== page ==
up to cover all your expenses. Don’t forget to remember that you are
now more experienced at making your products, have improved your
tools, can supply more product than before and costs of supplies are
continually rising. Do not sell yourself short. Offer to increase
your prices in smaller increments and at regular intervals to help
them adjust to the increases. Explain you are doing this to
accommodate your established customers as it is not proper etiquette
to charge different customers different prices. That is unless they
are going to buy in a larger volume so as to get volume discounts.
If they still do not except then maybe it is time to check out their
competition. Don’t forget if they are selling your product well then
you both benefit. If they decide to discontinue dealing with you then
with a good selling product I am sure other people will be glad that
you can supply them more product.
Karen Bahr “the Rocklady” (@Rocklady) K.I.S. Creations
May your gems always sparkle.
Hi Pricing one’s work may be reflected in or by how a person was
brought up. If a person was brought up in meager surroundings it may
be more difficult to place a higher value on an object. This person
may know that it would be “out of reach” for others like themselves
(as they grew up). Others that may have been brought up with more
may find it easier to put the higher price on things because they
have always been able to buy the “higher priced items” and so are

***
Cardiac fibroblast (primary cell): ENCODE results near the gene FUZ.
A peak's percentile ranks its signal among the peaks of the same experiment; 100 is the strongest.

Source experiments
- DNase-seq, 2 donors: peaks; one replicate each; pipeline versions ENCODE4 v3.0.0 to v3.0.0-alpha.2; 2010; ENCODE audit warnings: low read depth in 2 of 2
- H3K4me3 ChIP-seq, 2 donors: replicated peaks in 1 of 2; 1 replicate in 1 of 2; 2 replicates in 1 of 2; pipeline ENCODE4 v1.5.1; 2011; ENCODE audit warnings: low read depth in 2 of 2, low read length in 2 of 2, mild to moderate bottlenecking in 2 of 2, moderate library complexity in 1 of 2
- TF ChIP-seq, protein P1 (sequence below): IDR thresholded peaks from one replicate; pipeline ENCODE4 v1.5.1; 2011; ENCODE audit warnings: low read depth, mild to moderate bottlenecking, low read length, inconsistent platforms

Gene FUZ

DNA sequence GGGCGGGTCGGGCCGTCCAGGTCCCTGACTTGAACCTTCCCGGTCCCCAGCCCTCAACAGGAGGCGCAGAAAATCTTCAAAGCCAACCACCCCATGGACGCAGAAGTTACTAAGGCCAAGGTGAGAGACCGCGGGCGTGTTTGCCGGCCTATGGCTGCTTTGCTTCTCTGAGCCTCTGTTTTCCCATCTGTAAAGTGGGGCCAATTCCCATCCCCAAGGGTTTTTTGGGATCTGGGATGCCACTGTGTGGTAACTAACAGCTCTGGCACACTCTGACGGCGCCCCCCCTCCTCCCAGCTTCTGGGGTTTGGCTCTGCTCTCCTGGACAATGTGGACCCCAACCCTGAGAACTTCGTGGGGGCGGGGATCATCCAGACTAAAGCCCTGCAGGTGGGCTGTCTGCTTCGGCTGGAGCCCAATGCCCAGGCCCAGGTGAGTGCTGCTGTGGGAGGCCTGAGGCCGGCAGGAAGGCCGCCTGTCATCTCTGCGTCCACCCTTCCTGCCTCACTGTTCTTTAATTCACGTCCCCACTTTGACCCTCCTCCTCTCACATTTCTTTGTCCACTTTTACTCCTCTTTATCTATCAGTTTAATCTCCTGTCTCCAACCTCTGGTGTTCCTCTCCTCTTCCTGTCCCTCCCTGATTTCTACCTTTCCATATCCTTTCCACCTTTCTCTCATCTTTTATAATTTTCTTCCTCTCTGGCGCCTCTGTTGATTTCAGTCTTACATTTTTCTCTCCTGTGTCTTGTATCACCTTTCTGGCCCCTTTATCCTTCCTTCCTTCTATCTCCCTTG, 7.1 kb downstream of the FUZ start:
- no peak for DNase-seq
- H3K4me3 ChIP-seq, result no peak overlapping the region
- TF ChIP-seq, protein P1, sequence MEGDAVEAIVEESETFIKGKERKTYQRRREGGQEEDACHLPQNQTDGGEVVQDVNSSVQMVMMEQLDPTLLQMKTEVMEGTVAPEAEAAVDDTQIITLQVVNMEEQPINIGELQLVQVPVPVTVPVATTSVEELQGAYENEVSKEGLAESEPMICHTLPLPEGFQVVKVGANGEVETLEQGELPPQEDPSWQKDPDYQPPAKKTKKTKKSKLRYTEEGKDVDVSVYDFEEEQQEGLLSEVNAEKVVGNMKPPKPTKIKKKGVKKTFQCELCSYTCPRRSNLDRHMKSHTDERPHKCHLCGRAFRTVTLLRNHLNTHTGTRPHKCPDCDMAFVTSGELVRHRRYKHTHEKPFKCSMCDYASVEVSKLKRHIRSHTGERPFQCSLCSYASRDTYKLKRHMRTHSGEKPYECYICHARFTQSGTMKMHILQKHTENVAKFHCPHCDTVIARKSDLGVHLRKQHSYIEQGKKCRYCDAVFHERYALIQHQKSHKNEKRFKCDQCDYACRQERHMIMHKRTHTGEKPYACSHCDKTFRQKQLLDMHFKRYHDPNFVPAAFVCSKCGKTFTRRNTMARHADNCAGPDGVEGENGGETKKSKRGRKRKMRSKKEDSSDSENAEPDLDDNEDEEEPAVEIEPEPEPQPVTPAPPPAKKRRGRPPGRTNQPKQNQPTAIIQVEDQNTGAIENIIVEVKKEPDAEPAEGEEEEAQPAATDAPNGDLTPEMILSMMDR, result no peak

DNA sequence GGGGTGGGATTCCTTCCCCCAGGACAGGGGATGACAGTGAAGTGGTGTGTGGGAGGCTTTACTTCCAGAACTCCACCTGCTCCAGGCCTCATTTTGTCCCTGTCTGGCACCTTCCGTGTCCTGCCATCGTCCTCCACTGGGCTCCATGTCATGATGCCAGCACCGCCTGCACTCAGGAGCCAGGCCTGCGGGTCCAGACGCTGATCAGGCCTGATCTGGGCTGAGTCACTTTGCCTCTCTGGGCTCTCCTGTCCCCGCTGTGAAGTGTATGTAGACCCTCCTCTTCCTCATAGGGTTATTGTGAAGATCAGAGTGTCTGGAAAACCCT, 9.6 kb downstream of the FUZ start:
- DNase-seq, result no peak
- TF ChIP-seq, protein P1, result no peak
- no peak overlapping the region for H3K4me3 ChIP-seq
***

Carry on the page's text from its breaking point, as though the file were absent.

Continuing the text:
used to expecting the things they would buy to be priced higher.
There has to be some psychology (SP) in this pricing bit.
I know I didn’t price my flat polishing work high enough before as
my customers would many times say so and say “keep the change” as
they paid the bill.
Larry E. Whittington Where I still do custom flat polishing that
satisfies my customers. Living with Jesus now gives hope for the
Pricing one's work may be reflected in or by how a person was
This sort of describes me, but even though I grew up poor, I didn’t
stay poor. In my current situation, although all my basic needs are
met, I have almost no extra and spend accordingly; that is, not much
at all. I used to work in high tech and make oodles of money, but I
removed myself from that world several years ago and I’ve just about
forgotten what it was like to have disposable income. Luckily, I have
friends who are still living that life and I often refer to them. I
also compare my work to the work of others that use similar materials
and have a similar style, and take note of what they charge. And, I
try to think in terms of a livable wage. That’s all I really want: a
livable wage, work I enjoy, a place to live, food to eat, and health
care when I get sick.
Short embarrassing story, apropos to the subject: about 15 years
ago, when I was changing careers from data communications technician